Do You Need a Wedding Planner or Financial Planner?

I got some exciting news recently.

A friend of 20+ years announced she was getting married again!

I hosted a celebratory spa day for friends – my idea of a 50-something bachelorette party!  Amidst all the girl banter that day, we learned that another dear friend, a successful divorced tech entrepreneur from San Francisco, also 50-something, was also engaged.  Having just gotten married myself for the first time in mid-life, I realized that our small gathering of women was typical of a growing demographic in our country today:  women entering into first and second marriages later in life, often with meaningful assets and income in tow.

What financial advice would I give to women who forge a new union in mid-life?


Second marriages have a higher failure rate than first marriages, and one has to wonder to what extent not being financially prepared factors into this statistic.  However, getting prepared for a mid-life marriage is a tricky balancing act.  Nothing intrudes on romance like money discussions.  But it is in the spirit of a truly harmonious future together that open and honest money discussions can succeed.

Here are six areas you should review before walking down the aisle.

Prenuptial Agreement – This contract spells out how assets are divided in the event of a divorce or death.  Weren’t we all surprised when we learned Paul McCartney did not sign a prenup with Heather Mills – “What was he thinking?!” we all thought.  Your assets may feel paltry in comparison to the former Beatle’s wealth, but they are as valuable to you as his are to him.  A prenup is not the exclusive domain of the ultra-wealthy and is warranted under many circumstances, including:

  • you own assets like a home and/or investments
  • an inheritance is in your future
  • you own a business
  • you have your own children
  • you have a budding new career with high income potential among many others
A prenup will save you a lot of emotional pain in the unfortunate event of a divorce.  It will allow you, not a court, to decide what happens to your assets.  Find a good family law attorney to help you and be sure you and your partner each agree upon the choice.  Do some research on premarital agreements before your first meeting to come prepared with questions.

Yours, Mine, or Ours? – Sort out how expenses will be paid and where income will be deposited before you get started in a new life together.  One, two, or three bank accounts?  There is no one proven way to make this work – it is what works for you.  Titling of assets also requires careful thought – if an asset brought into the marriage is retained in your own name, there is a greater likelihood you will retain it in divorce, but no guarantee.  This is where a prenup is most valuable.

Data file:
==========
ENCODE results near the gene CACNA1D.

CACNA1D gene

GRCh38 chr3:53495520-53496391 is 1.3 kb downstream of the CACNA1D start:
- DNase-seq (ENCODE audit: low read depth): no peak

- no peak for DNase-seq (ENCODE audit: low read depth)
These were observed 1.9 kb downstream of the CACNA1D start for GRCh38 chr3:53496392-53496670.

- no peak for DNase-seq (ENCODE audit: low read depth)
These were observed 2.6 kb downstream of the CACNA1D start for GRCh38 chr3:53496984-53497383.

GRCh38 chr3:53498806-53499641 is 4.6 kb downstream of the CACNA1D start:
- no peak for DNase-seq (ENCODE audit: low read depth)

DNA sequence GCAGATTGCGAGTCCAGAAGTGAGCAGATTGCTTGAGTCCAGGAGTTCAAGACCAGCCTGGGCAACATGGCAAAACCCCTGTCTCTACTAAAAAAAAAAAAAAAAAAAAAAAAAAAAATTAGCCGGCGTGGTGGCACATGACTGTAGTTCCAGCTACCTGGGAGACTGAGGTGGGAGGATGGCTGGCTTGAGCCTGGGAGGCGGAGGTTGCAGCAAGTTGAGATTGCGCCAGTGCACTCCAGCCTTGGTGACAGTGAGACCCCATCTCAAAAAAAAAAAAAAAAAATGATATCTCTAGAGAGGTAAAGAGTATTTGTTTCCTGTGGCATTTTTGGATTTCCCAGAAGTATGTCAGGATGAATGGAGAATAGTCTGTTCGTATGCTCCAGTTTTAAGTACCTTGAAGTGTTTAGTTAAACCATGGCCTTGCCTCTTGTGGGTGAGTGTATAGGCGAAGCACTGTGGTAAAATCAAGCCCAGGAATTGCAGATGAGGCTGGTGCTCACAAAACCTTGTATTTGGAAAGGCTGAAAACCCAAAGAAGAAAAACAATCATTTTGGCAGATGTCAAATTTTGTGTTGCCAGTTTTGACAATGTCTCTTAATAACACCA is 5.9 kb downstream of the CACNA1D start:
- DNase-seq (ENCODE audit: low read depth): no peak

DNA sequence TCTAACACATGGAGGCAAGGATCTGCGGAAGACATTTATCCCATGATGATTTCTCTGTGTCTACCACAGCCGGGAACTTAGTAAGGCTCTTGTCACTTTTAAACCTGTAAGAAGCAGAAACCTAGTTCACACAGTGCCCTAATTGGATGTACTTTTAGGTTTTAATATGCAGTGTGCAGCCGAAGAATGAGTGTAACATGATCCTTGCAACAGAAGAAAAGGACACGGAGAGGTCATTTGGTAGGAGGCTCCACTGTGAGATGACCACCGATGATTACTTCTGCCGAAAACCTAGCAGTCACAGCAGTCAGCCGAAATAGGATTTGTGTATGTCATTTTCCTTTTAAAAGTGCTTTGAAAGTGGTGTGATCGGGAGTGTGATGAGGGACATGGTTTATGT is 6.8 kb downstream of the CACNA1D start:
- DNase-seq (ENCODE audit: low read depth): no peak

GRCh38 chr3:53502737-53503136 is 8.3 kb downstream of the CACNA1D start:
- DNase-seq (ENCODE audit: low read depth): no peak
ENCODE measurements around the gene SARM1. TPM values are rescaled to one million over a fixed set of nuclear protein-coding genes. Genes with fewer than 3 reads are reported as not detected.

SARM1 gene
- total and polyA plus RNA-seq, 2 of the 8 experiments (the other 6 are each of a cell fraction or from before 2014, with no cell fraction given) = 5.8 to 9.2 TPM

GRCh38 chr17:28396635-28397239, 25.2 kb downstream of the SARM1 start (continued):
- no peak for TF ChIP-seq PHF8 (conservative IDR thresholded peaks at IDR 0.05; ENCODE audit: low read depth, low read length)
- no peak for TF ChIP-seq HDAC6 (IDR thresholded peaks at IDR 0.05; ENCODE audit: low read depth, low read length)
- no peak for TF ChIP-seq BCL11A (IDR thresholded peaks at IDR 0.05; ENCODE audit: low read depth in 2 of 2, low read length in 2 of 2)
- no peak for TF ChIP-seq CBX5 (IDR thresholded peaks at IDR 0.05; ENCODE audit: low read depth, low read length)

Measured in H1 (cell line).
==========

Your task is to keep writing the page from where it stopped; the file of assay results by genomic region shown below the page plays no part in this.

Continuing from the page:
Retirement Plans – It is easy to forget to change the beneficiaries of our pension plans and our 401(k)s.  Be clear and upfront with each other about your respective intentions with these assets in the event of divorce or death.  Has a prior divorce agreement already committed some or all of your new mate’s funds?  Do you want your children to benefit from your 401(k)?  If you are not sharing some or all of your retirement funds with each other, you will have to notify your plan administrator, get your new spouse’s waiver, and include your plans in your prenup and your will.

Retirement planning gets more complex when we look at Roth IRAs and IRA Rollovers.  Consult with your financial advisor or CPA on the most tax-efficient disposition of these assets in the event of death or divorce.

Investments and Insurance – Consider who you need to protect and who will be receiving your assets in the event of divorce or death.  Are there children from a first marriage?  Elderly parents?  Do you have strong philanthropic intentions?   Planning vehicles like trusts and life insurance are common solutions for protecting those persons and entities we have grown to care about so much.  Your will and prenup will drive this protective planning and any existing insurance policies need reviewing for beneficiary designation language.

Your Business – Your business can become subject to divorce proceedings even if you owned the business prior to the marriage, and your spouse never assisted you with, or even showed any interest in, your business.  In fact, the value of your business’s growth during marriage goes into the marital pot.  A privately owned business is often one of the most valuable assets in a marriage and its high relative valuation may put the company itself at risk if you don’t have adequate financial liquidity to affect the divorce agreement.  This is serious enough that there are attorneys who specialize in “divorce proofing” for successful women business owners embarking on marriage!  It’s likely your greatest asset and should be given great care and protection in advance of a new marriage.

Debt – We tend to worry about protecting our assets.  Liabilities are as, if not more, important.  Do you know your new mate’s debt load, their credit history, and whether there are any liens or judgments against them?  Debt incurred by your partner outside the marriage is not your responsibility.  However, any debt incurred inside the marriage, whether your name is on it or not, and whether you know about it or not, is your co-responsibility.  Communicate, communicate, communicate.

Although there are many financial aspects to getting married, these are six places to start.  The full financial impact of a mid-life marriage is much too complex to discuss in this brief space.  Put the brakes on the wedding planner and first assemble your pre-wedding team of financial advisor, family law specialist, estate planner, CPA, and other relevant professionals.  Good advance planning is the best investment you can make in your new union.  It will help free your future together from financial worries and conflict.